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8 - Financial Costs of Construction Accidents and Optimum Safety Investment

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pp. 119-129

The previous chapters have indicated a general consensus for construction contractors to improve their safety records and to increase their safety investment in construction projects. The higher the safety investment is, the better the safety performance will be. However, the extent of the investment is always a major concern. Recent research has revealed that in Hong Kong, most contractors set aside an amount of less than 0.5%, and some even less than 0.25%, of the contract sum for investing in safety in their contracts (Lai, 1995). ...

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9 - Social Costs of Construction Accidents and the Impact of Safety Investment on Social Costs

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pp. 131-146

... Ngai and Tang (1999) have attempted to compare the differences between financial costs and social costs, and to discover what the social costs of construction accidents are. Social costs are reckoned as the costs incurred by the society because additional resources are required to be utilized when construction accidents occur. If there were no accidents, the utilization of these society's resources could have been saved. This is the basic definition of social costs. Details will be given as readers go through this entire chapter. ...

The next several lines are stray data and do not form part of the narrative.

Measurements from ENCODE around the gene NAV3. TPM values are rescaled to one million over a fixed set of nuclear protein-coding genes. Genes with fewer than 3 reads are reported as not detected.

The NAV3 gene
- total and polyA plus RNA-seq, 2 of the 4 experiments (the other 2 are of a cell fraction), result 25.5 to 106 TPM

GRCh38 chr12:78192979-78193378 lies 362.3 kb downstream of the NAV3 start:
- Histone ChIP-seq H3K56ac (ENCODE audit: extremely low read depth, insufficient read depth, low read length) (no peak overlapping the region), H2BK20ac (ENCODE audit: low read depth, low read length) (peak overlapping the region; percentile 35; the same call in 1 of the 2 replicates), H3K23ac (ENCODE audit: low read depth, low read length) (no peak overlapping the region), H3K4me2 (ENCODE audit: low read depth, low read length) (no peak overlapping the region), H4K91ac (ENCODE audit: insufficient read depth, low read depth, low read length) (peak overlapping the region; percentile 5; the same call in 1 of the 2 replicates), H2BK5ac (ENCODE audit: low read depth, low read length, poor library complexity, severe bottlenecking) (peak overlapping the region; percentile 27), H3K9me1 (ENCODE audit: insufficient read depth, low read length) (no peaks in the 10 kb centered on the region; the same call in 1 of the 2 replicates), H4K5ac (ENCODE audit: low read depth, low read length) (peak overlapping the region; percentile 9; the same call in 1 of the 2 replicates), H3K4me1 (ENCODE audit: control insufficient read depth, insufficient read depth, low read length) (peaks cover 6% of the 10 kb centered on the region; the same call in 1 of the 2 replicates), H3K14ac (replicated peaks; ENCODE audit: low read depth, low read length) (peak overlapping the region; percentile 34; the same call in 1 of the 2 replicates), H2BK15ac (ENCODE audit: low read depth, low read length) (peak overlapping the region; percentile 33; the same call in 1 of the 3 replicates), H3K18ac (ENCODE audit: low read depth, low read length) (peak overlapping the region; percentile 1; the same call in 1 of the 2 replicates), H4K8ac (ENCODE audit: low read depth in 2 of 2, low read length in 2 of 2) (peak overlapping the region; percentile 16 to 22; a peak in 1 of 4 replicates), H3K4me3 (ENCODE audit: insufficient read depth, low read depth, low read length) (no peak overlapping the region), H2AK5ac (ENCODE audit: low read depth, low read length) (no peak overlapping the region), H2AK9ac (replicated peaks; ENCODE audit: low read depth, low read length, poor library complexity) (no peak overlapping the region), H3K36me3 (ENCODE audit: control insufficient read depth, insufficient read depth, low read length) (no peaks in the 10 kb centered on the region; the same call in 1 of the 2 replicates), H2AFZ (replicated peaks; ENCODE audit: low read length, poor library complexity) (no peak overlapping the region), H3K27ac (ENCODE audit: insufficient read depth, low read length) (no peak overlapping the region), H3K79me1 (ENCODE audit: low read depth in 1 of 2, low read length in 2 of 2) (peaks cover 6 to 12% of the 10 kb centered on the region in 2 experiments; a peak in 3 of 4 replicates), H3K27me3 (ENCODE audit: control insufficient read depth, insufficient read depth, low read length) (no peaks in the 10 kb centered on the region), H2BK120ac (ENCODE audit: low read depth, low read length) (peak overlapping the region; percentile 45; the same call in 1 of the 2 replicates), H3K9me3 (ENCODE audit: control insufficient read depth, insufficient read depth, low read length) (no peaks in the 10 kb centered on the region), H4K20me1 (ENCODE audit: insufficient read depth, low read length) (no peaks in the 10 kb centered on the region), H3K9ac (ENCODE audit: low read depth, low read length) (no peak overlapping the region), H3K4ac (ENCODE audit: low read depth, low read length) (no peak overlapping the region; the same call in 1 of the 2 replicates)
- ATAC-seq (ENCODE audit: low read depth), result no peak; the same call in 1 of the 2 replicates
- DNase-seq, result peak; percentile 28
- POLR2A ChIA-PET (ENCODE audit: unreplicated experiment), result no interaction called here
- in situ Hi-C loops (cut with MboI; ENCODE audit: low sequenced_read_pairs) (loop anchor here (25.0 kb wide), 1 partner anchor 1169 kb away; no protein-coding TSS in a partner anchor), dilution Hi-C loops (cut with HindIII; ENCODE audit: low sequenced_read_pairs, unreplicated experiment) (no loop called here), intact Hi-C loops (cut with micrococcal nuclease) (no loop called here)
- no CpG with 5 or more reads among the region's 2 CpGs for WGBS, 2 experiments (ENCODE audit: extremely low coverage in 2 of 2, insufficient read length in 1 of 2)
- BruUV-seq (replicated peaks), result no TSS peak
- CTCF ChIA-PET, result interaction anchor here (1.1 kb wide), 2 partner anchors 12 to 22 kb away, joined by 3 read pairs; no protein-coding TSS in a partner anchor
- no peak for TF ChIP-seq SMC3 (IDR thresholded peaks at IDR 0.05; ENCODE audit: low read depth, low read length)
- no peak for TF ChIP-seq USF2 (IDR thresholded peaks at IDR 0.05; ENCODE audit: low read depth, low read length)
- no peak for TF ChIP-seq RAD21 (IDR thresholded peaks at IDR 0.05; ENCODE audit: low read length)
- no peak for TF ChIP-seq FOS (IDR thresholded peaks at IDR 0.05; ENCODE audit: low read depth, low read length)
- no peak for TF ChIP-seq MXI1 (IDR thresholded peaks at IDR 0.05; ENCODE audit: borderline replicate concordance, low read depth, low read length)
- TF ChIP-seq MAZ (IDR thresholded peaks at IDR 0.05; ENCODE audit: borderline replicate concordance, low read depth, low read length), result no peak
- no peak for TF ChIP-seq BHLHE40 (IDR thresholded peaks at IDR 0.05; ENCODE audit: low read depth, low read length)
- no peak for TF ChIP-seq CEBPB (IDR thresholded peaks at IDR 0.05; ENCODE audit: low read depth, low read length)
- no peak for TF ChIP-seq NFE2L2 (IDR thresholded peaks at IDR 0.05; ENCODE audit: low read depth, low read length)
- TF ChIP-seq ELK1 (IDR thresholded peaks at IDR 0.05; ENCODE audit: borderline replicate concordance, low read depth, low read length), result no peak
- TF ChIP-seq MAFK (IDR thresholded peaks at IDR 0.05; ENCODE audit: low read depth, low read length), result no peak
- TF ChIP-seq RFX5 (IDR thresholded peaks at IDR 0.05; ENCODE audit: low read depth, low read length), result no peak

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10 - Human Pain and Suffering Costs of Construction Accidents

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pp. 147-169

This chapter presents an estimate of the pain and suffering costs of the injured persons due to construction accidents in Hong Kong, based on an exhaustive study of High Court personal injury case judgements in connection with construction accidents in the years 1999 to 2003 , and then relates the findings to the social costs previously estimated (in Chapter 9). The pain and suffering costs for non-fatal accidents in Hong Kong legal terms comprise damages for "Pain, Suffering and Loss of Amenities" , and "Loss of Society" (explained below) assessed by High Court judges. ...

About the Authors

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pp. 171-172

E-ISBN-13: 9789888052554
Print-ISBN-13: 9789622099067

Page Count: 180
Publication Year: 2008

Research Areas


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Subject Headings

  • Construction industry -- China -- Hong Kong -- Safety measures.